North American top filly Sassa Hanover

North American top filly Sassa Hanover

It is a family that can run at 2 but gets better. And in the end, isn’t that what you want in a horse? Their gait early on is less important in the context of their potential to improve.

It’s timely to remember, as a couple of people have told me lately, Christian Cullen was really hard to gait and took about 3 months to get it right.

People want a sire that leaves fast, early types, and yet I’ve heard that in Australia some are viewing Sportswriter as a sire whose progeny “show speed early but don’t go on with it”. Boy it is hard to please some people!

Early reports can be skewed by the natural traits so many yearlings or 2yos show before they mature mentally and physically. And if they are pushed to be early 2yos, then some of those traits (like being overly keen/headstrong, or difficult to gait, or even hitting itself) may show up more strongly, or may take the will to race out of the horse. That’s why good trainers read their horses and know how to adapt their training to get the best out of a horse.

Several things will help Rock N Roll Heaven – his fillies appear as good as his colts, and as his current 2yos move into their 3yo season his reputation will right itself. Also his own pedigree is rock solid and is matchable with many mares.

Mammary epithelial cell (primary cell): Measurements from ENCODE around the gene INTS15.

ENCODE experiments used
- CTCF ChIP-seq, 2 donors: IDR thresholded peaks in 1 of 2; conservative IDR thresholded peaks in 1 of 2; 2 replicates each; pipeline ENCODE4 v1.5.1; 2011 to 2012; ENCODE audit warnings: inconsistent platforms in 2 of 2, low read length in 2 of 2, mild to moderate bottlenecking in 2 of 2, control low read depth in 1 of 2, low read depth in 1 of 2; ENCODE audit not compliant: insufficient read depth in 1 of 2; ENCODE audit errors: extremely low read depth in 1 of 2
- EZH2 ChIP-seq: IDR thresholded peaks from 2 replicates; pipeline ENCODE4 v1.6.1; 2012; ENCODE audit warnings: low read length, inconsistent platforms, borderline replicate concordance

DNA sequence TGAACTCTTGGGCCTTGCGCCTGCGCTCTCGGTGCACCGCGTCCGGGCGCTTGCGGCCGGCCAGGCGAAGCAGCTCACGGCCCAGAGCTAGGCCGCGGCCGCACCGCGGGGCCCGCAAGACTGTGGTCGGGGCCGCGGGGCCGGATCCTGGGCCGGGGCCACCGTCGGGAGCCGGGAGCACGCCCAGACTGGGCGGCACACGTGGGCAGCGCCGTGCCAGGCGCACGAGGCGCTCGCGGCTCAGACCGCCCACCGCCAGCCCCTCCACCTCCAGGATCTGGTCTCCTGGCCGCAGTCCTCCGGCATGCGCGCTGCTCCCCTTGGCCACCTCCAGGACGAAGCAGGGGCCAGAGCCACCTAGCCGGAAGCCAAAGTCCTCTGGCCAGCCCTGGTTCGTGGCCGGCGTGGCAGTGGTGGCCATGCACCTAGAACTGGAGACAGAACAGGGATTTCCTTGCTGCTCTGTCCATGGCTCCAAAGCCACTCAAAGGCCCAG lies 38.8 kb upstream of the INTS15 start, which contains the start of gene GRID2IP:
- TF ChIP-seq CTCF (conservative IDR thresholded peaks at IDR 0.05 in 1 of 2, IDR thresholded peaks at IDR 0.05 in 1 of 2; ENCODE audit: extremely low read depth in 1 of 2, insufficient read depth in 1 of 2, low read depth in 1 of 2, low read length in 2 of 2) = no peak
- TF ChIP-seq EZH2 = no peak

The ideal thing would be to bring his service fee down from around $9000 to say $7500 with the same sort of discounts already offered. This would bring him closer to more proven sires like American Ideal and new kids with big support like A Rocknroll Dance and He’s Watching, both of whom will now be strong competition for him over the next couple of years. He needs a fee that still holds him as a top sire, but gives breeders an incentive to stick with him. Perhaps the new partnership between Pepper Tree Farm and Alabar will see some movement there. I hope he will remain available to New Zealand breeders, but I doubt we have earned it!

I went to Rock N Roll Heaven when he was $11,000 (but got a standard payment date discount to $9,500). I like him a lot, but until the rumours change, I could not contemplate going back to him for a foal bound for the sales at his current price of $9000 ($8,300), when I could pay two thousand dollars more and get Art Major – and possibly get twice the sales price for a yearling, certainly much less risk in terms of reputation.

Having said that, “Heaven” still strikes me as one of the classiest sires we have. The 2018 yearling sales are a long way off, and so much will happen on the racetrack and at the rumour mill by then!

Read Full Post »

%d bloggers like this: